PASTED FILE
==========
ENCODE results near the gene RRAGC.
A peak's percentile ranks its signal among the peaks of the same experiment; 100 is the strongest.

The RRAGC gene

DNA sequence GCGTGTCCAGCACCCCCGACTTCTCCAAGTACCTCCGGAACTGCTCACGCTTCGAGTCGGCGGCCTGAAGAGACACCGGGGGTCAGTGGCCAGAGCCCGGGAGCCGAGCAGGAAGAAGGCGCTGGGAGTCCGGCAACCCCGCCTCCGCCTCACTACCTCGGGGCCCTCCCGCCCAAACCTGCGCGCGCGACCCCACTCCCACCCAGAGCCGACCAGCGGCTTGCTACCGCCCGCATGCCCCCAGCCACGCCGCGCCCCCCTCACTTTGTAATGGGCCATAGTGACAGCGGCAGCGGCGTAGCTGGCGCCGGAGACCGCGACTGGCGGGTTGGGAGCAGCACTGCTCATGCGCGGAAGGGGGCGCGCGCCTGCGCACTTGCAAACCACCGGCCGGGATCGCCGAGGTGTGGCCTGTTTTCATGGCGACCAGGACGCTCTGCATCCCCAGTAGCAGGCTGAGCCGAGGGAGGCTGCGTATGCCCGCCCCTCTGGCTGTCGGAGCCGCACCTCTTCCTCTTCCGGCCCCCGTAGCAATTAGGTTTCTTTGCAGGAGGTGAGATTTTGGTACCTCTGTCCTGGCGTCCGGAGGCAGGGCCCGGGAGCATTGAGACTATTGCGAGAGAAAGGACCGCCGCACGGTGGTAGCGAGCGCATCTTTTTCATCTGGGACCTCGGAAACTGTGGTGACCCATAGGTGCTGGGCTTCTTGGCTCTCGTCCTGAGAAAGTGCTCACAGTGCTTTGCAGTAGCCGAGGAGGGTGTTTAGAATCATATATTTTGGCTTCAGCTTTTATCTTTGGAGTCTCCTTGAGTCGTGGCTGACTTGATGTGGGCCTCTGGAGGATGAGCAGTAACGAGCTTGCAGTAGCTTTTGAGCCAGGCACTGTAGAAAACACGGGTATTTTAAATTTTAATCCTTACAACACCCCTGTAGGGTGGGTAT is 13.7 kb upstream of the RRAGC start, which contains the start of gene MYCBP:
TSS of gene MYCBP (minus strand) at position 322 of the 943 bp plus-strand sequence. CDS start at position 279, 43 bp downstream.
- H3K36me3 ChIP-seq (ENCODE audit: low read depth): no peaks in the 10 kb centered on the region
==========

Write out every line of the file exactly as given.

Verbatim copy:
ENCODE results near the gene RRAGC.
A peak's percentile ranks its signal among the peaks of the same experiment; 100 is the strongest.

The RRAGC gene

DNA sequence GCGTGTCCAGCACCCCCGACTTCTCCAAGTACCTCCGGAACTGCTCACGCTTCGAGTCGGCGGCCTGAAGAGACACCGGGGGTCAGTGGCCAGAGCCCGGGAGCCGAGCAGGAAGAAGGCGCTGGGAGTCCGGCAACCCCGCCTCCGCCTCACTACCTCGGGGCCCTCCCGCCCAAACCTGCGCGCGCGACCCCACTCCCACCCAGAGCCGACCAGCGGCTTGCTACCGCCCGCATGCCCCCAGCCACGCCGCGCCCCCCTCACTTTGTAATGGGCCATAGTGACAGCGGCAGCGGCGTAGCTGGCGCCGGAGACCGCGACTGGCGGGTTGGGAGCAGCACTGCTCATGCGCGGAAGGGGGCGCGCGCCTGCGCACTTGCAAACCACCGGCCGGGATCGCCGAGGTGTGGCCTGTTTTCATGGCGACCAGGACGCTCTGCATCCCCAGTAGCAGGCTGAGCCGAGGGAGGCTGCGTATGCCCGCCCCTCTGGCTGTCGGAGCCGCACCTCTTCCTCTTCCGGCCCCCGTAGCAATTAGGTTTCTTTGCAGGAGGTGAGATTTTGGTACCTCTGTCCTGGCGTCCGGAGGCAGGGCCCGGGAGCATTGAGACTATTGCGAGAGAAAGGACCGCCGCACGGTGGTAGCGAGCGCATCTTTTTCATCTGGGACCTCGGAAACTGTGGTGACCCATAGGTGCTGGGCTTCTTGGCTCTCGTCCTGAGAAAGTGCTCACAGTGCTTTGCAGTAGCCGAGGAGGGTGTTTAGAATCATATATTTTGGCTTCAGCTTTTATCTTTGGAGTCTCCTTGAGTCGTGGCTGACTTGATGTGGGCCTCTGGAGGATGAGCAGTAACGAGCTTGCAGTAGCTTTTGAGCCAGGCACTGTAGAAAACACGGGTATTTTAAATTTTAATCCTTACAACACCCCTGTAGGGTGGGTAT is 13.7 kb upstream of the RRAGC start, which contains the start of gene MYCBP:
TSS of gene MYCBP (minus strand) at position 322 of the 943 bp plus-strand sequence. CDS start at position 279, 43 bp downstream.
- H3K36me3 ChIP-seq (ENCODE audit: low read depth): no peaks in the 10 kb centered on the region